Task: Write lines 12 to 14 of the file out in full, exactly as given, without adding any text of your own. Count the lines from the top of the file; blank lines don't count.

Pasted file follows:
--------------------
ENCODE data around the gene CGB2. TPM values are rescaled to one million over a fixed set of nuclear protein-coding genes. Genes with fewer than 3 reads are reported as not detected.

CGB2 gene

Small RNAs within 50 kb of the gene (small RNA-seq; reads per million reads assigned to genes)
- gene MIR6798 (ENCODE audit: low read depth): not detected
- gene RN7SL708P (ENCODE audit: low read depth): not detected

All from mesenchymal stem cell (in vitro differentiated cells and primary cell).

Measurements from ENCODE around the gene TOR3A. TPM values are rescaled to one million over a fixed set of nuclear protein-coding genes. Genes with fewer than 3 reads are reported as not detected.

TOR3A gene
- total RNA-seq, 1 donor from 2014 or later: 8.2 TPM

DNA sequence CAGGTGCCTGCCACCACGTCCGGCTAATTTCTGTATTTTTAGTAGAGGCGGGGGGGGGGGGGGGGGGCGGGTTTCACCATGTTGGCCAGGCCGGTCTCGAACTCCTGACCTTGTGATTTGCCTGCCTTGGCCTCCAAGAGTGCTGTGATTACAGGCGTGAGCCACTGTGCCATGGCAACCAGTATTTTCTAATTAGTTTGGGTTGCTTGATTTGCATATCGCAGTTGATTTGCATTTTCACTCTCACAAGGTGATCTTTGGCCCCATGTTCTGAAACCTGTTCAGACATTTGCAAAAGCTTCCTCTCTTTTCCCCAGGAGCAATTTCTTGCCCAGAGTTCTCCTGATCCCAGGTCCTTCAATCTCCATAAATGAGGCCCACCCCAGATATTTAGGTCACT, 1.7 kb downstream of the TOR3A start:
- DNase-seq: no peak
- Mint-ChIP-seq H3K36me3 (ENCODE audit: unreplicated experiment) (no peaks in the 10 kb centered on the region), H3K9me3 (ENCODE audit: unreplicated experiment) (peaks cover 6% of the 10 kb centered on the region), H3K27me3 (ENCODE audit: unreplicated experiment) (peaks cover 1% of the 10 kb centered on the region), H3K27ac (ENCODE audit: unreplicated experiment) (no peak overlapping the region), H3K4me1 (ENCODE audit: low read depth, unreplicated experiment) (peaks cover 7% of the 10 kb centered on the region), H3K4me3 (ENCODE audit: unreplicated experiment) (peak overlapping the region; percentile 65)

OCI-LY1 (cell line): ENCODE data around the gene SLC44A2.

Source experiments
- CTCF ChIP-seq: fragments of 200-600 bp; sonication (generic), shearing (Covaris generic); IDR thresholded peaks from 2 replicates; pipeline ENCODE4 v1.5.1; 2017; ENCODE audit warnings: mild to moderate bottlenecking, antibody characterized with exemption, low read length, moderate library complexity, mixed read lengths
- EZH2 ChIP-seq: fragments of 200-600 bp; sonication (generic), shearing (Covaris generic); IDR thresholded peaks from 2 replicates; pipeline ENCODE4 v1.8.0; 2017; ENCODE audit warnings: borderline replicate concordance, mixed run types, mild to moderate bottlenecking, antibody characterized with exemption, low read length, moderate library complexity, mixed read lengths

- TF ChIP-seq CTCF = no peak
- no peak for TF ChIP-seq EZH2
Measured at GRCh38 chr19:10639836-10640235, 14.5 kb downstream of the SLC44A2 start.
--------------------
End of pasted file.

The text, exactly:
- Mint-ChIP-seq H3K36me3 (ENCODE audit: unreplicated experiment) (no peaks in the 10 kb centered on the region), H3K9me3 (ENCODE audit: unreplicated experiment) (peaks cover 6% of the 10 kb centered on the region), H3K27me3 (ENCODE audit: unreplicated experiment) (peaks cover 1% of the 10 kb centered on the region), H3K27ac (ENCODE audit: unreplicated experiment) (no peak overlapping the region), H3K4me1 (ENCODE audit: low read depth, unreplicated experiment) (peaks cover 7% of the 10 kb centered on the region), H3K4me3 (ENCODE audit: unreplicated experiment) (peak overlapping the region; percentile 65)

OCI-LY1 (cell line): ENCODE data around the gene SLC44A2.

Source experiments